Legal Authorities for Isolation and Quarantine-Information from CDC

Journal of Environmental Health, April 2006 | Go to article overview

Legal Authorities for Isolation and Quarantine-Information from CDC


Introduction

----- Isolation and quarantine are two common public health strategies designed to protect the public by preventing exposure to infected or potentially infected people.

----- In general, isolation refers to the separation of people who have a specific infectious illness from those who are healthy, as well as restriction of their movement, to stop the spread of the illness. Today, isolation is a standard procedure used for patients with tuberculosis and certain other infectious diseases.

----- Quarantine, by contrast, generally refers to the separation and restriction of movement of people who, while not yet ill, have been exposed to an infectious agent and therefore may become infectious. Quarantine, like isolation, is intended to stop the spread of infectious disease.

----- Both isolation and quarantine may be conducted on a voluntary basis or compelled on a mandatory basis through legal authority.

State and Local Law

----- A state's authority to compel isolation and quarantine within its borders is derived from its inherent "police power"--the authority of a state government to enact laws and promote regulations to safeguard the health, safety, and welfare of its citizens. As a result of this authority, the individual states are responsible for intrastate isolation and quarantine practices, and they conduct their activities in accordance with their respective statutes.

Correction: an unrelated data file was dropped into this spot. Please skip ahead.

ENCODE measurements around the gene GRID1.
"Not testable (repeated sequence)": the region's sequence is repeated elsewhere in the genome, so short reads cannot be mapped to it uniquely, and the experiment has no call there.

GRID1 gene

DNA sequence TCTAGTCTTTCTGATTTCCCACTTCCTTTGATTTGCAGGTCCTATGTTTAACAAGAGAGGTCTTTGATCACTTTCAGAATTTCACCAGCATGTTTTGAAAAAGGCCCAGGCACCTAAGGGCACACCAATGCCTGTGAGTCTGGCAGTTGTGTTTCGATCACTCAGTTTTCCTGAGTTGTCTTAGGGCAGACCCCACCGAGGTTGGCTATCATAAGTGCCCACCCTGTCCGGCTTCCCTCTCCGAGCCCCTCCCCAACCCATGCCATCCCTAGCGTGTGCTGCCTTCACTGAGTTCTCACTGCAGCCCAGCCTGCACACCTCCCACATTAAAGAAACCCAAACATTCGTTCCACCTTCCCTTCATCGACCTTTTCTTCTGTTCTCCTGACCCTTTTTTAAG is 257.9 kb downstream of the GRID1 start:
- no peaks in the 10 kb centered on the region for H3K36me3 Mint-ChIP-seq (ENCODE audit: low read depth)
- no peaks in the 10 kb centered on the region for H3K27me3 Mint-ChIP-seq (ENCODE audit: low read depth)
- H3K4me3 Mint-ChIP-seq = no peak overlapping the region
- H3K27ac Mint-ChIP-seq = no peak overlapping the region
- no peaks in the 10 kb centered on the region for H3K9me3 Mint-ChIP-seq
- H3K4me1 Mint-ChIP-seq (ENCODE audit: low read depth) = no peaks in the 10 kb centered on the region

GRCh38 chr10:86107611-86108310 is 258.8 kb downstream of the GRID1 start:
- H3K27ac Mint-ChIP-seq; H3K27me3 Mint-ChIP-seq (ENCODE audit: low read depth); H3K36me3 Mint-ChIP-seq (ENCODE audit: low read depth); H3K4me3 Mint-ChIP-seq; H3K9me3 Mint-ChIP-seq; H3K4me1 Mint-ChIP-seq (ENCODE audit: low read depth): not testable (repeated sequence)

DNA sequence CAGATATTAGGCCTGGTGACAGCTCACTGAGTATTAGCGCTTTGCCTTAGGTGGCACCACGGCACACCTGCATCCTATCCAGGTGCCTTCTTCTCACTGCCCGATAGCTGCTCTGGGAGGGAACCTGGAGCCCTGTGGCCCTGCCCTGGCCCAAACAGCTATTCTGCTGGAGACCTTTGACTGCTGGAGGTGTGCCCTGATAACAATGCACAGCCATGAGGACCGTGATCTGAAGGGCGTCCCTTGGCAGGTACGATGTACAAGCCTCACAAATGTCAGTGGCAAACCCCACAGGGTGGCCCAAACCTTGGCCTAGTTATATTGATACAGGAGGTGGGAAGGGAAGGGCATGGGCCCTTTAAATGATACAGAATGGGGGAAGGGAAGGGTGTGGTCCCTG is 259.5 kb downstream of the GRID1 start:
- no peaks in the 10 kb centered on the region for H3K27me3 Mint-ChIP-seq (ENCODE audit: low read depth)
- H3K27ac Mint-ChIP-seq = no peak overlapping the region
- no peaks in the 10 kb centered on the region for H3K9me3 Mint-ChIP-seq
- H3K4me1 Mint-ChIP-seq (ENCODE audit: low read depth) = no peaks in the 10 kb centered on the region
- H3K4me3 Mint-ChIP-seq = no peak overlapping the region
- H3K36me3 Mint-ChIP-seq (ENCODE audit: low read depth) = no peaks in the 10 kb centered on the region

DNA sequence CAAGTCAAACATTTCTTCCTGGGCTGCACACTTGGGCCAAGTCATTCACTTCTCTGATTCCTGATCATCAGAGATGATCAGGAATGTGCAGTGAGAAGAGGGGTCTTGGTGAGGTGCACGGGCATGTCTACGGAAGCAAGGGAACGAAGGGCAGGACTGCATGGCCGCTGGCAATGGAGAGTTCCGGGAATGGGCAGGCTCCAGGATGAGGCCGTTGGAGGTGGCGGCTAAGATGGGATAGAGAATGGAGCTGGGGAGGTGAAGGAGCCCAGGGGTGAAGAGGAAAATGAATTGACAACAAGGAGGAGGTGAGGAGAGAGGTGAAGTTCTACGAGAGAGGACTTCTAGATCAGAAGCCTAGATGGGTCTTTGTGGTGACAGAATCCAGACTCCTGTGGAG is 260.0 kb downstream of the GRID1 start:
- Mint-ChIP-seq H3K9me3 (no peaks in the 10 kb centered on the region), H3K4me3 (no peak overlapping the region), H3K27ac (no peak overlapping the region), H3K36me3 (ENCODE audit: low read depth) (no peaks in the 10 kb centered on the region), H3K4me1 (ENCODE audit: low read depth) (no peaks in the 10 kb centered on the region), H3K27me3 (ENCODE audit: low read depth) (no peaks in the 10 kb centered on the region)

----- State and local laws and regulations regarding the issues of compelled isolation and quarantine vary widely. Historically, some states have codified extensive procedural provisions related to the enforcement of these public health measures, whereas others rely on older statutory provisions that can be very broad. In some jurisdictions, local health departments are governed by the provisions of state law; in other settings, local health authorities may be responsible for enforcing either state laws or more stringent local measures. In many states, violation of a quarantine order constitutes a criminal misdemeanor.

----- Examples of other public health actions that can be compelled by legal authorities include disease reporting, immunization for school attendance, and tuberculosis treatment.

Federal Law

----- The Secretary of Health and Human Services (HHS) has statutory responsibility for preventing the introduction, transmission, and spread of communicable diseases from foreign countries into the United States (e.

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